Russell Group, is the UK's largest single-site university with
38,600 students. It has 20 academic schools and hundreds of
specialist research groups undertaking pioneering,
multi-disciplinary teaching and research of worldwide
significance. The University is one of the country's
major research institutions, rated fifth in the UK in terms of
'research power' (REF 2014), and has had no fewer than 25 Nobel
laureates either work or study there. The University had an annual
income of just over £1 billion in 2014/15. Visit
www.manchester.ac.uk for further information.
Cancer is one of The University of Manchester's
research beacons - examples of pioneering discoveries,
interdisciplinary collaboration and cross-sector partnerships that
are tackling some of the biggest questions facing the planet.
Manchester Academic Health Science Network:
The Department of Health accredited Manchester Academic Health
Science Centre helps to improve the health of Greater Manchester's
2.8 million population through the integration of leading research,
excellence in medical and healthcare education, and outstanding
Focusing on Precision Medicine, Experimental Medicine and Health
Informatics enables the translation of research into practice at
scale and pace as part of the drive to deliver better health
outcomes and economic growth.
MAHSC is one of six academic health science centres in England.
Its partners are The University of Manchester, Central
Manchester University Hospitals NHS Foundation Trust, the
Manchester Mental Health and Social Care Trust, Salford Clinical
Commissioning Group, Salford Royal NHS Foundation Trust, The
Christie NHS Foundation Trust, and University of South Manchester
NHS Foundation Trust. For more information visit:
The Christie opened in 1901 and is now one of
Europe's leading cancer centres and the largest single-site centre
in Europe. It has one of the largest radiotherapy departments
in the world as well as centres in Oldham and Salford. It
also houses the UK's largest brachytherapy service. The Christie
delivers chemotherapy treatment through the largest chemotherapy
unit in the UK, as well as via 10 other sites, a mobile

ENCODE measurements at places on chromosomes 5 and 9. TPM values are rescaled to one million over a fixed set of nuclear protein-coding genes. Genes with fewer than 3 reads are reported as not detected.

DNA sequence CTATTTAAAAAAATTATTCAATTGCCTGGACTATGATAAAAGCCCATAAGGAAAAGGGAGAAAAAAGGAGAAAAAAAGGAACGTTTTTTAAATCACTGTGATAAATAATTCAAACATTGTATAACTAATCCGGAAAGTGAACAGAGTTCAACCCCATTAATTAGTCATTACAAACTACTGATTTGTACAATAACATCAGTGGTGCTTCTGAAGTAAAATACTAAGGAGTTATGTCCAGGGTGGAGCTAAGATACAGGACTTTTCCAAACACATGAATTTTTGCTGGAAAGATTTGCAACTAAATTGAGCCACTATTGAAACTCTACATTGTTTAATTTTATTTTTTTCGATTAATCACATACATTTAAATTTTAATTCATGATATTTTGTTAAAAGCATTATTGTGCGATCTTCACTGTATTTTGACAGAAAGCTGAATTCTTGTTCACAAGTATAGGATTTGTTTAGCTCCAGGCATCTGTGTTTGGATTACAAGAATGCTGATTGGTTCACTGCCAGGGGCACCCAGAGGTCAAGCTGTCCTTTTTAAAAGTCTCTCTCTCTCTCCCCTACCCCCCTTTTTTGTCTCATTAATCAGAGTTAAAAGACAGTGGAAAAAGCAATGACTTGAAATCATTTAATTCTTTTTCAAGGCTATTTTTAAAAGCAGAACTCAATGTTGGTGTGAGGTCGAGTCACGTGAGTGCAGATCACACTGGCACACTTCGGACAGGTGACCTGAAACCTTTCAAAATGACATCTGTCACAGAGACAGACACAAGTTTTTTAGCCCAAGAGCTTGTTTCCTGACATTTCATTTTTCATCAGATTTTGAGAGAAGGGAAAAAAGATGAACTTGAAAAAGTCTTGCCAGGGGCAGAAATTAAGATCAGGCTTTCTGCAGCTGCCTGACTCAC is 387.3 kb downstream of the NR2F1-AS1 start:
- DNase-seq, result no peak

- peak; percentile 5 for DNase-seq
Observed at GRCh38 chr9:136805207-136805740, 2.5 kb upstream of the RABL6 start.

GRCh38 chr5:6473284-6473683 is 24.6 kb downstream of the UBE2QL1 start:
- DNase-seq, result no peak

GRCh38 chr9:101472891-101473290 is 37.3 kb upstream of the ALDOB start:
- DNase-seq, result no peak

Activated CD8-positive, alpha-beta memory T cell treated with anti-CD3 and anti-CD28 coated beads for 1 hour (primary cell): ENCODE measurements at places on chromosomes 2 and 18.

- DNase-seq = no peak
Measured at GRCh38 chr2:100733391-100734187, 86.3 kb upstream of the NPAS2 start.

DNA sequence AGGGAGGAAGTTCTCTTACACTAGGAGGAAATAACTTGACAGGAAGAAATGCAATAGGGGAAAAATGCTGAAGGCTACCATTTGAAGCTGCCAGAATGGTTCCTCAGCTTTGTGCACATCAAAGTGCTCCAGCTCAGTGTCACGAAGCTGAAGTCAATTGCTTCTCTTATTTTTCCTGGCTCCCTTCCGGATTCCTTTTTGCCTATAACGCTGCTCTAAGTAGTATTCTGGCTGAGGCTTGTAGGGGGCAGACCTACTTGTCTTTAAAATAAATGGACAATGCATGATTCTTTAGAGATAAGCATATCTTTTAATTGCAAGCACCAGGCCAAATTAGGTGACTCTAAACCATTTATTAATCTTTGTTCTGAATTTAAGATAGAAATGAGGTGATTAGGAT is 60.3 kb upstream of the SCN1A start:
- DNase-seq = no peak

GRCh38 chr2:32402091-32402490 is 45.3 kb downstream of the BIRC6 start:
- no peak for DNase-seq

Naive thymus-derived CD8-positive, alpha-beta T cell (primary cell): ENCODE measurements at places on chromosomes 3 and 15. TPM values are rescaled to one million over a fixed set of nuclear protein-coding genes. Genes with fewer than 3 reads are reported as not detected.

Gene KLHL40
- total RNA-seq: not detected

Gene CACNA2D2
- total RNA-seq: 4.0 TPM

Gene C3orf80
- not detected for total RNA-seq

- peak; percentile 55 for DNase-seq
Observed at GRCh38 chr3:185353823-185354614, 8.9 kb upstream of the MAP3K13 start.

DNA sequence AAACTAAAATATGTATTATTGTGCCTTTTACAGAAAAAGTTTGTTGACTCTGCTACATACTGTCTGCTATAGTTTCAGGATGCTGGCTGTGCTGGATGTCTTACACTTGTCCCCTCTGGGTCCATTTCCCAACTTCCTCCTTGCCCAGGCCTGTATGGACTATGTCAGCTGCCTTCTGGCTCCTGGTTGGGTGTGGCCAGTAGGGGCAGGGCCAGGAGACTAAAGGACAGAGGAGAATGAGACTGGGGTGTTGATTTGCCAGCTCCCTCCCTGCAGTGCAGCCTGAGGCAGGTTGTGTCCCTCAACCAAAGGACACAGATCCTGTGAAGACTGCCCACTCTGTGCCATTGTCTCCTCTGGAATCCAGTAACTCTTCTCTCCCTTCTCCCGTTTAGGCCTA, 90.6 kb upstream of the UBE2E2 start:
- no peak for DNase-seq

chemotherapy unit and in patients' homes. The Christie is ranked as
the 9th most technologically advanced cancer centre in the world
and the top centre outside North America. Our NIHR Clinical
Research Facility is a large, high quality, dedicated clinical
research environment where our patients can participate in complex
and early phase clinical trials. Around 600 clinical trials may be
taking place at any one time. New developments include the UK's
first NHS high energy proton beam therapy service, due to start
treating patients in 2018. The Christie's School of Oncology
provides undergraduate education, clinical professional and medical
education - the first of its kind in the UK.
Salford Royal NHS Foundation Trust aims to be
the safest organisation in the NHS through providing safe, clean
and personal care to every patient, every time. We are an
integrated provider of hospital, community and primary care
services, including the University Teaching Trust. Our team of
7,000 staff provide local services to the City of Salford and
specialist services to Greater Manchester and beyond. We are
an Outstanding Trust - the first Trust in the North of England to
achieve the highest rating given by the Care Quality
About University Hospital of South Manchester NHS
Foundation Trust (UHSM):
UHSM is a major acute teaching hospital trust providing services
for adults and children at Wythenshawe Hospital and Withington
Community Hospital and Community Services. We are recognised as a
centre of clinical excellence in a number of specialist areas and
provide district general hospital services and specialist tertiary
services to our local community.
The National Institute for Health Research
(NIHR) is funded by the Department of Health to improve
the health and wealth of the nation through research. The NIHR is
the research arm of the NHS. Since its establishment in April 2006,
the NIHR has transformed research in the NHS. It has increased the
volume of applied health research for the benefit of patients and
the public, driven faster translation of basic science discoveries
into tangible benefits for patients and the economy, and developed
and supported the people who conduct and contribute to applied
health research. The NIHR plays a key role in the Government's
strategy for economic growth, attracting investment by the
life-sciences industries through its world-class infrastructure for
health research. Together, the NIHR people, programmes, centres of
excellence and systems represent the most integrated health
research system in the world. For further information, visit the
NIHR website (www.nihr.ac.uk).